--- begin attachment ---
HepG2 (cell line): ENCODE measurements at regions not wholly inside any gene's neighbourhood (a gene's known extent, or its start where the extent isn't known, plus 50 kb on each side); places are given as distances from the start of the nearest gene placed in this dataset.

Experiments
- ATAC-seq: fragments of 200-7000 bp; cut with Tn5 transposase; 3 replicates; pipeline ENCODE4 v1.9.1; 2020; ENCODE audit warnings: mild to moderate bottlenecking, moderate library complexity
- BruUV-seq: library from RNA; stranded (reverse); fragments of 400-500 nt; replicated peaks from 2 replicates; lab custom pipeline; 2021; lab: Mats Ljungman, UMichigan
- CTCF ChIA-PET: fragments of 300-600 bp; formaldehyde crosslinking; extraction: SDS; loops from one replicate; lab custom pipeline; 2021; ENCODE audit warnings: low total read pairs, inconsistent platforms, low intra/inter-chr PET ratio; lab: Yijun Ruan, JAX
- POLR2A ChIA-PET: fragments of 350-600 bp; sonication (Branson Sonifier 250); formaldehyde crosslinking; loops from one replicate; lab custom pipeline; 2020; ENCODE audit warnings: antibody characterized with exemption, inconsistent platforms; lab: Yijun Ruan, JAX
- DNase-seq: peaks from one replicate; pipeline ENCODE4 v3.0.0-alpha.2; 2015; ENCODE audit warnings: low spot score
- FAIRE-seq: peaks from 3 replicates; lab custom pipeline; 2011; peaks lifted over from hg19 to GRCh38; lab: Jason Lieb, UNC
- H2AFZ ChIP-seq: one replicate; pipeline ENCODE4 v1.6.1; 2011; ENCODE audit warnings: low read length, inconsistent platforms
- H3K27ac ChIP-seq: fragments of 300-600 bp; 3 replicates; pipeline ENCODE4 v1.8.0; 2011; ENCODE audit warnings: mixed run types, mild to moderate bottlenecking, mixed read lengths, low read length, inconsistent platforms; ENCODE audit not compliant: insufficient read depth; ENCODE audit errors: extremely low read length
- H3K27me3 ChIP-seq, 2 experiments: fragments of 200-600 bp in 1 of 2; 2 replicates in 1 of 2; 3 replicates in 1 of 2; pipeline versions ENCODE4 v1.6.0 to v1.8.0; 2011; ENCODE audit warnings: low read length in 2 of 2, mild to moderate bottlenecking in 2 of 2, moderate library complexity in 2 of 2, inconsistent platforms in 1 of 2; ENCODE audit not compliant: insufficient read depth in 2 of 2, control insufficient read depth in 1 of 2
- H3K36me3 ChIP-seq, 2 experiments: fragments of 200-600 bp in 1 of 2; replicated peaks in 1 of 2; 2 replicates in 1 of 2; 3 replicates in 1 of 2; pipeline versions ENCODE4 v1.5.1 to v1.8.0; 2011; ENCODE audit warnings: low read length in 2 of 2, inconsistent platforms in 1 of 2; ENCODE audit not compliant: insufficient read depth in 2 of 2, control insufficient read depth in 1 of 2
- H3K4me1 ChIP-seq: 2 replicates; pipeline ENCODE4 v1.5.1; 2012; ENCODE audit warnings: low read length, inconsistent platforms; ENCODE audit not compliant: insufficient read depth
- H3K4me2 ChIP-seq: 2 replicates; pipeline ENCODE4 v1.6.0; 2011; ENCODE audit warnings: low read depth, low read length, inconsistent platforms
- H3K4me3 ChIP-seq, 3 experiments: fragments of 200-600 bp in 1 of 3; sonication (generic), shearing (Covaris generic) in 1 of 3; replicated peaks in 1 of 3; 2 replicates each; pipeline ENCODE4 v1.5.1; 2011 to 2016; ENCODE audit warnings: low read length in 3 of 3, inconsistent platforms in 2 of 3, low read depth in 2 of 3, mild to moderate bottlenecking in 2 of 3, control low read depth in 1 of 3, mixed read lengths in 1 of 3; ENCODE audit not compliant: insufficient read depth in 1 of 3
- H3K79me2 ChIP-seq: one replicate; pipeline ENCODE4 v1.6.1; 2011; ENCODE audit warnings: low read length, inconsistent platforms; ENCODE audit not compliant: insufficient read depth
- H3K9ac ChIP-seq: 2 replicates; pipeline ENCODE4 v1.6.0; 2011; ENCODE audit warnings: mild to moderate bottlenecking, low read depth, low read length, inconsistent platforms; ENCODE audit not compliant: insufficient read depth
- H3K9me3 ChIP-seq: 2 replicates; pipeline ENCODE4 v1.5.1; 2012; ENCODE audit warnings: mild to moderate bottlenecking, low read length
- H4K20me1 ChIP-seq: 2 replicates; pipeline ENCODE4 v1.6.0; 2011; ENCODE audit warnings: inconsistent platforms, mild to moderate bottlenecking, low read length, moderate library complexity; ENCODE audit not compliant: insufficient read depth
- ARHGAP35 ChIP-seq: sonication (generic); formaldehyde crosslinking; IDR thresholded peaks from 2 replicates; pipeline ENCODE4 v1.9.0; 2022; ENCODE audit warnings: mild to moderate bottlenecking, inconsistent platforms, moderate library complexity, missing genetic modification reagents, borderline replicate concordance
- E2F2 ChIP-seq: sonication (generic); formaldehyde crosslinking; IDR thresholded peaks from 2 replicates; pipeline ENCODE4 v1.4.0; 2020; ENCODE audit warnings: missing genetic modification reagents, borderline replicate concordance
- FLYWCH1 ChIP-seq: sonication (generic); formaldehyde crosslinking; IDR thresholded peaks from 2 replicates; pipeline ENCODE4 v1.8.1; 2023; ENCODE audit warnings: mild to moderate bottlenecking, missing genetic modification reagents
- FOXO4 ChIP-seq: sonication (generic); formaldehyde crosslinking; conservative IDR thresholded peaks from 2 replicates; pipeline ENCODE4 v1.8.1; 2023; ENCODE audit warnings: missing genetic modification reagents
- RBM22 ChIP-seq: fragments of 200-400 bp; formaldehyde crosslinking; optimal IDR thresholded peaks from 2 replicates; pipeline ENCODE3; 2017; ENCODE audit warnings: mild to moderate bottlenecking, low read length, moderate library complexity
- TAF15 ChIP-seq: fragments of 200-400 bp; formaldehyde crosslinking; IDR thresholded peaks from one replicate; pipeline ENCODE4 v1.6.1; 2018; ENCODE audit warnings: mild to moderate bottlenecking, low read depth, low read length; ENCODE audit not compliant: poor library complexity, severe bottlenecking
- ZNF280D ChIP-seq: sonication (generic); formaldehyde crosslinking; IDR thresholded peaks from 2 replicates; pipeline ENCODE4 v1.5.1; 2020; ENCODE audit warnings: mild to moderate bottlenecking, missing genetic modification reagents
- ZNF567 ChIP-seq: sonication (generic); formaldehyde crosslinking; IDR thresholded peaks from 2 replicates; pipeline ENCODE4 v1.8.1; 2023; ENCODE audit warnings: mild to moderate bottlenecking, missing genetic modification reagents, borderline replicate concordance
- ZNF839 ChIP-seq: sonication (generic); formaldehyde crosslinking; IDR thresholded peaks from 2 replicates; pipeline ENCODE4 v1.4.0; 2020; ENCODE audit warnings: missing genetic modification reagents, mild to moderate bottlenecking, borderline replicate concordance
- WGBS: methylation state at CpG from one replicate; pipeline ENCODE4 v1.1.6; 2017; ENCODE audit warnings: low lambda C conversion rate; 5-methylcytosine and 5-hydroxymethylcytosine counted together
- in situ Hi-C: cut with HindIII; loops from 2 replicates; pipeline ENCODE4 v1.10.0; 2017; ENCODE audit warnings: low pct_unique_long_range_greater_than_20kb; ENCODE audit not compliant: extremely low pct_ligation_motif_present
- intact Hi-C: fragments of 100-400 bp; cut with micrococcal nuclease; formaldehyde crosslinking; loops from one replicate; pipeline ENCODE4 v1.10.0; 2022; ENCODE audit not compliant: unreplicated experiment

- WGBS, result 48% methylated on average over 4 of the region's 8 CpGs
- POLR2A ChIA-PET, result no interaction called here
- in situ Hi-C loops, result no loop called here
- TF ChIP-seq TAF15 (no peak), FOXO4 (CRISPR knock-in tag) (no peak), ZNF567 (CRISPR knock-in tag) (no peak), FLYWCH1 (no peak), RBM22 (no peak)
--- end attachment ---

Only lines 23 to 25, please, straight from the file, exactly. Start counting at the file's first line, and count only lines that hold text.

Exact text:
- FOXO4 ChIP-seq: sonication (generic); formaldehyde crosslinking; conservative IDR thresholded peaks from 2 replicates; pipeline ENCODE4 v1.8.1; 2023; ENCODE audit warnings: missing genetic modification reagents
- RBM22 ChIP-seq: fragments of 200-400 bp; formaldehyde crosslinking; optimal IDR thresholded peaks from 2 replicates; pipeline ENCODE3; 2017; ENCODE audit warnings: mild to moderate bottlenecking, low read length, moderate library complexity
- TAF15 ChIP-seq: fragments of 200-400 bp; formaldehyde crosslinking; IDR thresholded peaks from one replicate; pipeline ENCODE4 v1.6.1; 2018; ENCODE audit warnings: mild to moderate bottlenecking, low read depth, low read length; ENCODE audit not compliant: poor library complexity, severe bottlenecking